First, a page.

Book Review: Gentlemen Bootleggers
The recent trend of nonfiction surrounding historical events in the alcohol world is widely encouraging: It’s a field where much potential and promise for new scholarship is welcome and necessary. With a new pack of young writers establishing themselves for the long haul as historians and keepers of the flame, it is with great hope this groundswell doesn’t cease in the immediate future.
In his debut offering, journalist Bryce Bauer tells the tale of Templeton, Iowa, a community that refuted the early 20th century social structures commonly established throughout small Midwestern towns to band together and achieve success as bootleggers during Prohibition. The story centers around a wily cast of characters such as Otis P. Morganthaler, F.H. Huesmann, and Joseph Irlbeck, names which sound like they would own investment firms or a line of cookies in 2014, but here they each play a role in the town’s survival during one of the 20th century’s most tumultuous times. The whole tale seems to border on the comically absurd, and would make for one heck of a Coen brothers-crafted screenplay.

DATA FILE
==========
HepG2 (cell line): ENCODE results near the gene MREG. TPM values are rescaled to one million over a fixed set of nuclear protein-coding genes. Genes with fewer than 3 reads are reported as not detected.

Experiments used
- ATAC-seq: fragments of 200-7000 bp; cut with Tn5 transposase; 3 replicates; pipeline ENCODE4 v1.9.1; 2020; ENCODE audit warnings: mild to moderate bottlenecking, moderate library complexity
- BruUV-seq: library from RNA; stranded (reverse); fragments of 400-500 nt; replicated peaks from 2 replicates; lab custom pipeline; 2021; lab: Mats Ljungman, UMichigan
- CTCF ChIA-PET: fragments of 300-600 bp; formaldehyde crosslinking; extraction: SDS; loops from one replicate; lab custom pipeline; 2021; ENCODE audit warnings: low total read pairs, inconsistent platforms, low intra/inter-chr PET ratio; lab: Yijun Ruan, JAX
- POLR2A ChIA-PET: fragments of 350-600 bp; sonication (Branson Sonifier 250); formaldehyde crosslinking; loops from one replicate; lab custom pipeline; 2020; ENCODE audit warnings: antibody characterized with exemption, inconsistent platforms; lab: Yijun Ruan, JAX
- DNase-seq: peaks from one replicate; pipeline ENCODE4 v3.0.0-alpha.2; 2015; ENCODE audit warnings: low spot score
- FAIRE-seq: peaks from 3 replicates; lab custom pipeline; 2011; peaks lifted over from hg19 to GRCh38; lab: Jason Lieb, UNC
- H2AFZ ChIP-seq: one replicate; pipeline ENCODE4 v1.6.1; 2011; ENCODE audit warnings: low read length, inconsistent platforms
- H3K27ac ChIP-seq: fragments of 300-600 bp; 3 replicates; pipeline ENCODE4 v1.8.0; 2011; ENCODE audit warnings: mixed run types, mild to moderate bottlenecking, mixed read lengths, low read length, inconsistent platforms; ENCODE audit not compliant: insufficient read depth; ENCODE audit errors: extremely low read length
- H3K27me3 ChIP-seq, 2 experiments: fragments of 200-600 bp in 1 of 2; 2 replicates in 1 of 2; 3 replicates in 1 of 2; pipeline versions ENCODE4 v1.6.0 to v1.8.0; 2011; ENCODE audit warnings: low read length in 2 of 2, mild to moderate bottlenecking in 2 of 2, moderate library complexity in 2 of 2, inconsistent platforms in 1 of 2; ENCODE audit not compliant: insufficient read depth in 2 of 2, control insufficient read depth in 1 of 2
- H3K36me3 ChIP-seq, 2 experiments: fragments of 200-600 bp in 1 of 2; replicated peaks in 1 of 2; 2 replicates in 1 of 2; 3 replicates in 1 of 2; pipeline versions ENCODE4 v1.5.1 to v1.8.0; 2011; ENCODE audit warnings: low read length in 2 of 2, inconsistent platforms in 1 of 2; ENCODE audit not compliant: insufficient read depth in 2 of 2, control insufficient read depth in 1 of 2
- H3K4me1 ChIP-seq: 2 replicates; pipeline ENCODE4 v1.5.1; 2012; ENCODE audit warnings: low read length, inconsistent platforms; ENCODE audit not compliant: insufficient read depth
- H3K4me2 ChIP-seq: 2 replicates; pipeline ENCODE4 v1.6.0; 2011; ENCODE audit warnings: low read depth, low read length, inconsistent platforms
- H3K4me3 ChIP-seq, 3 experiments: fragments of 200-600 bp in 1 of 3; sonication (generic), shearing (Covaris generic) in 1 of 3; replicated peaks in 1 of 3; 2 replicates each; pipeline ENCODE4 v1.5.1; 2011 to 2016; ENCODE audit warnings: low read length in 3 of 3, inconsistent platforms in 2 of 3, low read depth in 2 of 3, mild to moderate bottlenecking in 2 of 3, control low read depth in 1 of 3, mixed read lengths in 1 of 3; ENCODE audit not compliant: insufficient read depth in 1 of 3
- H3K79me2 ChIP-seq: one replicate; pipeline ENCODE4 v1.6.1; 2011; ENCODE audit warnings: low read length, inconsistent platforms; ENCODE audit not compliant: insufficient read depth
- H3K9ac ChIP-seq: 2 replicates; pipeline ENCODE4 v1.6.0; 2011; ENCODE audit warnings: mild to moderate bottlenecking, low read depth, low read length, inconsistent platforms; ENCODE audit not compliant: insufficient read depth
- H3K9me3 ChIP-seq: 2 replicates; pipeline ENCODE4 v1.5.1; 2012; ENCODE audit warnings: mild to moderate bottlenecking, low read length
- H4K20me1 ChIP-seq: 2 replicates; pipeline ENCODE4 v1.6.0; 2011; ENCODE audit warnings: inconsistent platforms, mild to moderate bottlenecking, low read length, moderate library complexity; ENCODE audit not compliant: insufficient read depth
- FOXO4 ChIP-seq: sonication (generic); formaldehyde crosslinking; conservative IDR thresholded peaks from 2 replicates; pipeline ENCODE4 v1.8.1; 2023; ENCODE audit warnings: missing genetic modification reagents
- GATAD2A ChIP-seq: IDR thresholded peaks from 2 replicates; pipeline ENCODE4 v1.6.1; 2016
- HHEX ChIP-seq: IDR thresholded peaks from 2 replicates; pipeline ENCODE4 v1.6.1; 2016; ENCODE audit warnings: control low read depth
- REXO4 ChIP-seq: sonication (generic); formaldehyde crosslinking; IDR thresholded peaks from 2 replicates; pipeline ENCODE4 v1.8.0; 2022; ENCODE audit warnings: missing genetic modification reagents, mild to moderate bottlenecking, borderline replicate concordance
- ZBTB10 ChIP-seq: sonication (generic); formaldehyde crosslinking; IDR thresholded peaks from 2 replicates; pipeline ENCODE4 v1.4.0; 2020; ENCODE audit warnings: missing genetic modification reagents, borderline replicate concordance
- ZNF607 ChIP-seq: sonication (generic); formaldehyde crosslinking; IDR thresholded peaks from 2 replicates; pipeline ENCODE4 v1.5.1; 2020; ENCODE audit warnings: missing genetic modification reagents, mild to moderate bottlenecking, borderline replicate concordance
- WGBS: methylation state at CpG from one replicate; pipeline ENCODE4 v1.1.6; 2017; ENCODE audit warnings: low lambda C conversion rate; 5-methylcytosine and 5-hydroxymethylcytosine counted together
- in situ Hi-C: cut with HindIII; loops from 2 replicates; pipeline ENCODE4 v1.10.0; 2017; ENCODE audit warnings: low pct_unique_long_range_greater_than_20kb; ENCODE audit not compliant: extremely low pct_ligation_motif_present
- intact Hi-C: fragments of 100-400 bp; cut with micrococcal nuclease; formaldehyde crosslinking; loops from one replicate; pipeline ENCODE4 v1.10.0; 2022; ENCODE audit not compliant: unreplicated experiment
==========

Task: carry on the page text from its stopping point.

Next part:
Bauer’s work is well documented and thoroughly detailed, leaving no doubt that these events really and truly happened (there are some skeptics who deny bootlegging even occurred in Iowa). But one of the best parts of Gentlemen Bootleggers is the level of engagement with which Bauer tells the story. His writing feels effortless; more like a really enjoyable conversation over several drams on a late winter’s afternoon, rather than a starchy, overly annotated tome gathering dust on a library stack. Like Fred Minnick’s Whisky Women in 2013, Gentlemen Bootleggers is a solid debut and hopefully not the last we’ve seen of Bauer on the subject of spirits.
A / $20 / [BUY IT FROM AMAZON]